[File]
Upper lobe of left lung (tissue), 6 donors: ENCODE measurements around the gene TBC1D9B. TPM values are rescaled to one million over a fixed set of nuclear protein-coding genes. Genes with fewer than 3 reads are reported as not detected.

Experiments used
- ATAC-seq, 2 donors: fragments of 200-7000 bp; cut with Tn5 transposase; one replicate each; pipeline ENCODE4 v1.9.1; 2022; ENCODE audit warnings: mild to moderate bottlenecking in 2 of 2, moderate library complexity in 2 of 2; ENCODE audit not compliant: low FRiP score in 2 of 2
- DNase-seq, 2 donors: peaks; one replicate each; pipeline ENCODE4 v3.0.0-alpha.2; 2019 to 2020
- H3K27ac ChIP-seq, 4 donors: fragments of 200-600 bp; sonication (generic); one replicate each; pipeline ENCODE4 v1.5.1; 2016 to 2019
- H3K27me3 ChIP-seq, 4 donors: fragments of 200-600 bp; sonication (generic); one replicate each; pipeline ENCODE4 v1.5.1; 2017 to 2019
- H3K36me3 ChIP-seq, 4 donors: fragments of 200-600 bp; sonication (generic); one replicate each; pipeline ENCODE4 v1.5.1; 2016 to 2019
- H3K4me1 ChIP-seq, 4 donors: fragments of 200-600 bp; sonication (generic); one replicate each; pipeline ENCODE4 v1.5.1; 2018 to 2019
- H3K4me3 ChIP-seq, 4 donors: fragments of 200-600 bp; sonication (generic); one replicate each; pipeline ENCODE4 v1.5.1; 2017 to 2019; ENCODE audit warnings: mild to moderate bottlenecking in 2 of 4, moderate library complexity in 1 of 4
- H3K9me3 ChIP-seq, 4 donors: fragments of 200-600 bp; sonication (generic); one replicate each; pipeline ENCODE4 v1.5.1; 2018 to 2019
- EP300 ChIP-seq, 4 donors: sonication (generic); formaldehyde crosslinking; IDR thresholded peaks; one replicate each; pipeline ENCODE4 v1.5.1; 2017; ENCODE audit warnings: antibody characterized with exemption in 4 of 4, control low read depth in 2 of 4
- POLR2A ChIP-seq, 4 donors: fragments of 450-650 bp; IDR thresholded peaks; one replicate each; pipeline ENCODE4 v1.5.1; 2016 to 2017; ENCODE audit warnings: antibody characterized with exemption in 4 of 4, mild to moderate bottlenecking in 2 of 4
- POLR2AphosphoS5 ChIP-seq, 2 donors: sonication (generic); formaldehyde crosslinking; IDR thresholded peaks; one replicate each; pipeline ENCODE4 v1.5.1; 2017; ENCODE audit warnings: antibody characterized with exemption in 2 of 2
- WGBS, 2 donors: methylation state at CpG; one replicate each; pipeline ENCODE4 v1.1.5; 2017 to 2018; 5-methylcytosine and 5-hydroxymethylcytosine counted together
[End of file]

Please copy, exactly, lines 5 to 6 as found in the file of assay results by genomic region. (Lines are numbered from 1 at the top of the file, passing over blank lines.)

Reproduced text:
- H3K27ac ChIP-seq, 4 donors: fragments of 200-600 bp; sonication (generic); one replicate each; pipeline ENCODE4 v1.5.1; 2016 to 2019
- H3K27me3 ChIP-seq, 4 donors: fragments of 200-600 bp; sonication (generic); one replicate each; pipeline ENCODE4 v1.5.1; 2017 to 2019